As the HCD rep said this will ask Alameda to examine our demographics and, as I’ve pointed out before our demographics compared to the larger region and to our two closest neighbors are misaligned. Berkeley, which has been under scrutiny for its single family zoning as well, is probably in the same boat as Alameda but they are looking at upending that zoning city-wide by adopting four-plexes across the city.

7 Comments »

  1. “throughout the community,” you say. So our neighbors across the island will need to get comfortable making space? It can’t all just go out at the former base? Oh

    Comment by Gaylon — February 18, 2021 @ 7:21 am

    • The Z people insisted that no single families would be demolished for multis, which was the whole reason we did A in the 70’s. A landslide majority saw through that lie.

      Comment by BS Detector — February 18, 2021 @ 8:15 am

      • What does Measure Z have to do with the State of California Housing and Community Development Dept stating that there are five issues that are “potentially perilous” to Alameda and A/26? Measure Z was an attempt to resolve the inconsistencies that exist in Alameda’s City Charter and State law. The majority of Alameda chose to shrug emoji that effort and now here we are.

        Comment by Lauren Do — February 18, 2021 @ 8:42 am

        • Gaylin indciates that 4 plexes will have to happen off the navy base.

          How doe sthat happen without knocking down single families?

          Comment by BS Detector — February 18, 2021 @ 10:13 am

        • Where did she say anything about four-plexes? This is about the HCD’s interpretation of AB 686.

          Comment by Lauren Do — February 18, 2021 @ 11:04 am

      • It’s true in politics as it is in life that survival is the first law.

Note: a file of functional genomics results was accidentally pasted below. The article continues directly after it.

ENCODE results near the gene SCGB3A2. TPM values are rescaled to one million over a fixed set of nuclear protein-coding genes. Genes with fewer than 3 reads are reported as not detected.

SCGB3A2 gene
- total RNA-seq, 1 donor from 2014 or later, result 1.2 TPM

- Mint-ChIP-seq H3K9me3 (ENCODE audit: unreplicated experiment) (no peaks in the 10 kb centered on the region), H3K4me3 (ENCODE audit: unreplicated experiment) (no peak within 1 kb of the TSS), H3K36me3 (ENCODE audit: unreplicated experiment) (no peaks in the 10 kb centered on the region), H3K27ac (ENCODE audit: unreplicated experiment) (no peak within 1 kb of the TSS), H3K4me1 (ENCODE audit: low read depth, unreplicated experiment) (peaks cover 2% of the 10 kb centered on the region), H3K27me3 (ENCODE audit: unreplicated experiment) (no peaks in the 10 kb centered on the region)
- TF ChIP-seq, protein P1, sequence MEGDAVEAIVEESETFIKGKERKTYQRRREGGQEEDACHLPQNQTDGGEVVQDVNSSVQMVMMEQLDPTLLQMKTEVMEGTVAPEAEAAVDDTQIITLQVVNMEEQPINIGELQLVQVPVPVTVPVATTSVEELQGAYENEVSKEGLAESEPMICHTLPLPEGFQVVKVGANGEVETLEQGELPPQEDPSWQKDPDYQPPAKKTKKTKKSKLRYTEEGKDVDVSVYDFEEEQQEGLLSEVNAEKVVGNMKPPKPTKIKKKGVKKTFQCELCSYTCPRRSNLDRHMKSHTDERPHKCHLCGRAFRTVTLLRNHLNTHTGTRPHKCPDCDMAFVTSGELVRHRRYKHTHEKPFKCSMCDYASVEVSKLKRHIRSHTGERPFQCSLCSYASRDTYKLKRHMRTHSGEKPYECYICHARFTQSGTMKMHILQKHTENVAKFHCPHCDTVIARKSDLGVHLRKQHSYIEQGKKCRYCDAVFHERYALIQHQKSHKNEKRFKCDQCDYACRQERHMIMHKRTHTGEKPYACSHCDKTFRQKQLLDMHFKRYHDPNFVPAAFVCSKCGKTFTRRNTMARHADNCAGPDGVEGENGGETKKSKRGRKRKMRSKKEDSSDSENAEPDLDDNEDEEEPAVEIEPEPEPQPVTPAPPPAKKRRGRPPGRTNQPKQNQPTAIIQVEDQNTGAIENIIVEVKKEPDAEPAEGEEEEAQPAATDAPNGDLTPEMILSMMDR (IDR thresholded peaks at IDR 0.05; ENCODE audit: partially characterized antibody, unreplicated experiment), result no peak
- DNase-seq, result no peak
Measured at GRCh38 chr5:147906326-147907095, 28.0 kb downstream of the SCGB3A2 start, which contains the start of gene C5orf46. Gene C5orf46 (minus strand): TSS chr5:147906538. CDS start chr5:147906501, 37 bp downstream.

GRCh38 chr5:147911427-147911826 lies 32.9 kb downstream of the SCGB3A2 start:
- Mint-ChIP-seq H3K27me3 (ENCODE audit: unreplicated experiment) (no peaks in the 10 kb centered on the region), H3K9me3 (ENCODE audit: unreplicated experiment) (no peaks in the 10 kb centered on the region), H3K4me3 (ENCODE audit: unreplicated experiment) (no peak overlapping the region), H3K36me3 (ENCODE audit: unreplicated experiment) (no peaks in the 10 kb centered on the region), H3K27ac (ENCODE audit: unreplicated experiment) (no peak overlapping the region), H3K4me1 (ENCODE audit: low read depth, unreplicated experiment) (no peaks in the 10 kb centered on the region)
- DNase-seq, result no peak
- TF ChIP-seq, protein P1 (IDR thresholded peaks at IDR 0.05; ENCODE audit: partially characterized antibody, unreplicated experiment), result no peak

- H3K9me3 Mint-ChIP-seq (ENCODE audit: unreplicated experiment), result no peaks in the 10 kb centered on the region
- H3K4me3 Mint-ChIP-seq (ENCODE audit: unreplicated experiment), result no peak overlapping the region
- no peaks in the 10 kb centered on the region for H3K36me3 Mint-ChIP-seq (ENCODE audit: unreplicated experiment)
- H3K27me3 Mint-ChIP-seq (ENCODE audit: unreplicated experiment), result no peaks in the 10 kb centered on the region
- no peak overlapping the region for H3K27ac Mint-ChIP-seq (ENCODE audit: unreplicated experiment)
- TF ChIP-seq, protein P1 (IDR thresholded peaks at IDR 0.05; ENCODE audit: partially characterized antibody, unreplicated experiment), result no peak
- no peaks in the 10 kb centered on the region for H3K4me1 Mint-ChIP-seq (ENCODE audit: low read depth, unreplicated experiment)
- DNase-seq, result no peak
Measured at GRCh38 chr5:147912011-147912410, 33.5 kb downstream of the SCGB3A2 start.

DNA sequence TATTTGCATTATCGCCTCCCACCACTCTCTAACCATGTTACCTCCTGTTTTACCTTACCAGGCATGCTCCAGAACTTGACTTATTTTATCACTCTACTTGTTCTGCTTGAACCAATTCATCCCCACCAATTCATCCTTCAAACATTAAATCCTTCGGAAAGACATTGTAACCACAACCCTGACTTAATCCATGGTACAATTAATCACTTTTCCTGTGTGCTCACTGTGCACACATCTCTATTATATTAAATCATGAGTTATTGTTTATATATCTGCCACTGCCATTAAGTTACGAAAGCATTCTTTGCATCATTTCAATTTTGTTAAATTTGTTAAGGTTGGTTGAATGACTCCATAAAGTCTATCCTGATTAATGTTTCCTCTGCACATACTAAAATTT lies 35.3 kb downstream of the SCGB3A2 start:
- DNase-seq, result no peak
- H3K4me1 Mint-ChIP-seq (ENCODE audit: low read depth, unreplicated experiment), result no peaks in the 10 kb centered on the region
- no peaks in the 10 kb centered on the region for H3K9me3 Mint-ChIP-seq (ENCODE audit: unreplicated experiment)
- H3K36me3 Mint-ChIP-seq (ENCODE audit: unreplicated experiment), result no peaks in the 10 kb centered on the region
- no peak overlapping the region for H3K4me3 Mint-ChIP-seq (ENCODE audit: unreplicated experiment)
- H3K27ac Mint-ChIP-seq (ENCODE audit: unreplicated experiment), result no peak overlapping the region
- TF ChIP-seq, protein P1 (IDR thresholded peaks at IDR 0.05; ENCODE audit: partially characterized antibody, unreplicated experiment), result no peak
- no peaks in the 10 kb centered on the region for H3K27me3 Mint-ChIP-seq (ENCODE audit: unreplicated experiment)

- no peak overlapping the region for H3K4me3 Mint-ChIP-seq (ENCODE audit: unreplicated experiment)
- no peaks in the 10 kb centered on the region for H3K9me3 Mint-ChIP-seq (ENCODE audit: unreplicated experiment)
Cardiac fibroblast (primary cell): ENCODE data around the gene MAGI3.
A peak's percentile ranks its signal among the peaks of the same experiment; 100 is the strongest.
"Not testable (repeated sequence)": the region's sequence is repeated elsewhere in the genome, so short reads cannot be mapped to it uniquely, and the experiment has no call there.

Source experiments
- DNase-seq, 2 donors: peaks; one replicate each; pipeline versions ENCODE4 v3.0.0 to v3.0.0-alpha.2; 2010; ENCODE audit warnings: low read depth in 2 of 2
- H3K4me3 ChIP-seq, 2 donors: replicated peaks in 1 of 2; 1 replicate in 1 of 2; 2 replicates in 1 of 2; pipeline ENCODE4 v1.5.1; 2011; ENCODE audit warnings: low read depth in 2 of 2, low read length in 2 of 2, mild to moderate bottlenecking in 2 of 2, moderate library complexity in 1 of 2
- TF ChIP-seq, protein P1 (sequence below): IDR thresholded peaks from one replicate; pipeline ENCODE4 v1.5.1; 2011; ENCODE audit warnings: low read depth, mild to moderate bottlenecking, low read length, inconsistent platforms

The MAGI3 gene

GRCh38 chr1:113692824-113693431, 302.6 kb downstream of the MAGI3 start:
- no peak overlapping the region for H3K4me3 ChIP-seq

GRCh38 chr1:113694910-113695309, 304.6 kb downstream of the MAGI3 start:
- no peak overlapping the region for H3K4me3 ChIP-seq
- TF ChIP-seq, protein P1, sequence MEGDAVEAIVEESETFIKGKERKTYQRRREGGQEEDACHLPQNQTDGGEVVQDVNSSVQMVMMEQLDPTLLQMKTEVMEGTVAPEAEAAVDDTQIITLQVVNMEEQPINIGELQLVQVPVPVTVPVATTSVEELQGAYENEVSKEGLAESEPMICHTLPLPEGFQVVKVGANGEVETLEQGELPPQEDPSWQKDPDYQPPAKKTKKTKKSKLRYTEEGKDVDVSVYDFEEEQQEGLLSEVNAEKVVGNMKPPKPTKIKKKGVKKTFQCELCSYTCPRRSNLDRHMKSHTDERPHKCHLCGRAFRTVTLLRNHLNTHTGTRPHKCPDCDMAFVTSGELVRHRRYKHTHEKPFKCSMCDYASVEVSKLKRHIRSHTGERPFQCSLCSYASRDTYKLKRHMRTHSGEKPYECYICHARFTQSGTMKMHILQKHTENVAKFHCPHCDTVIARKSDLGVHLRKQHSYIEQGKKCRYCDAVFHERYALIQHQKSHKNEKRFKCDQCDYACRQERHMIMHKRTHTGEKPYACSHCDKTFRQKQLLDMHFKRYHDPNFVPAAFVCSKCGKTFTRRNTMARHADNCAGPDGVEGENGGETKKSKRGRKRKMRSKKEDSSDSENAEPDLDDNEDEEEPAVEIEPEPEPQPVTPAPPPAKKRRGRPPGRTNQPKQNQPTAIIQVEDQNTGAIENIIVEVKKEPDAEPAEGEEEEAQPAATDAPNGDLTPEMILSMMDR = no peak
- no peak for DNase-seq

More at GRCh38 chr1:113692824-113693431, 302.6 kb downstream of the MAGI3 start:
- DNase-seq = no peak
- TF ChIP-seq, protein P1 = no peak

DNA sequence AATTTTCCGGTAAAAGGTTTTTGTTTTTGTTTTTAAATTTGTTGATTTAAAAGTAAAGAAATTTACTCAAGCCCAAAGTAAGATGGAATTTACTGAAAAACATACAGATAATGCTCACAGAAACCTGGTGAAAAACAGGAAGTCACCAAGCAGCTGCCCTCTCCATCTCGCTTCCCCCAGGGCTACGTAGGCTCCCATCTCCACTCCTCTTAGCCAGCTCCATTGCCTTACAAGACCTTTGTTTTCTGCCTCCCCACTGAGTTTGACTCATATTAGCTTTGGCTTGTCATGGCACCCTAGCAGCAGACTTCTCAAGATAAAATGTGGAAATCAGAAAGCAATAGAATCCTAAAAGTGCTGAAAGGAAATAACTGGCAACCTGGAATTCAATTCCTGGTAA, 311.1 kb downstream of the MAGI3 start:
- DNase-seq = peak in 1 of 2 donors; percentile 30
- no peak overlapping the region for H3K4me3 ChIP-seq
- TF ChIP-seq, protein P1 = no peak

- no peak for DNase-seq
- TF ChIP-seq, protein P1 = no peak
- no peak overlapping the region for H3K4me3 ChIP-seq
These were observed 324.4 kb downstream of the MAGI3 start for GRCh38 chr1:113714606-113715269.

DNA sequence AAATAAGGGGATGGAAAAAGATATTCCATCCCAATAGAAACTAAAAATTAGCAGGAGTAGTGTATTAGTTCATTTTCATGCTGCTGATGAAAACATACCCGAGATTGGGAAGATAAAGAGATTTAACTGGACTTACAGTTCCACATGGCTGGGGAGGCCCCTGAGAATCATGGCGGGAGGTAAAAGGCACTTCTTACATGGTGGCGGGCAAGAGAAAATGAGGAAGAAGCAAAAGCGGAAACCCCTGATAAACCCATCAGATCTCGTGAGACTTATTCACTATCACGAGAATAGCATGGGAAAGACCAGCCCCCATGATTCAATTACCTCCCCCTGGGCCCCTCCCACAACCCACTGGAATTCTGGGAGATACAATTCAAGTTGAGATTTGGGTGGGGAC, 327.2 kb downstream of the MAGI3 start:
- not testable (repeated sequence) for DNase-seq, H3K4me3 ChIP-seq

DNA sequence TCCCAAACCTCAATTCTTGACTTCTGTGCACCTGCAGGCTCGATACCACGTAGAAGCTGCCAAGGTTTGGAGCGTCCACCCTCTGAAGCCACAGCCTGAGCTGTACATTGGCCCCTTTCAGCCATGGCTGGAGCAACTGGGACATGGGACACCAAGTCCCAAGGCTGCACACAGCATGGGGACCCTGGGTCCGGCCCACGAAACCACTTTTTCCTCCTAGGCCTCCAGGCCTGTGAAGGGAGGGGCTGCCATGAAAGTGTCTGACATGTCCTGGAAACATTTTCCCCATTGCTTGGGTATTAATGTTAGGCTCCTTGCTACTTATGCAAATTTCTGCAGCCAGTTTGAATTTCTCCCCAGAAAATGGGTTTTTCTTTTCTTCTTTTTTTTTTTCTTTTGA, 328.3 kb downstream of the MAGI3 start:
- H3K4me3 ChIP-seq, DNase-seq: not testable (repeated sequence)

Comment by A Flavour Sub — February 18, 2021 @ 8:44 am

      • The Z people were correct, though. More robust protections have superseded Measure A since the 1970s, such as the historical preservation ordinances, HAB, planning board, etc. These things did not exist at the time of Measure A’s passage, so A has become obsolete.

        The “landslide majority” were largely led to believe the choice was between “more development” and “no more development.” That was a false choice. Z supporters knew that it’s really either city-controlled growth or state-controlled growth. Growth is going to happen – measure A absolutely did not stop any of the new developments we’ve seen around town.

        I helped campaign for Z even though I knew it was going to be an uphill battle. The last chapter on this has not been written yet – leading opponents of Z (Trish Spencer, Tony Daysog, Paul Foreman, Sylvia Gibson, Karen Lithgow, etc) have not provided any counter-proposal to meeting the state’s RHNA housing needs, and the longer we are out of compliance the more likely Article 26 will collapse by other means.

        Comment by Reality — February 18, 2021 @ 10:23 am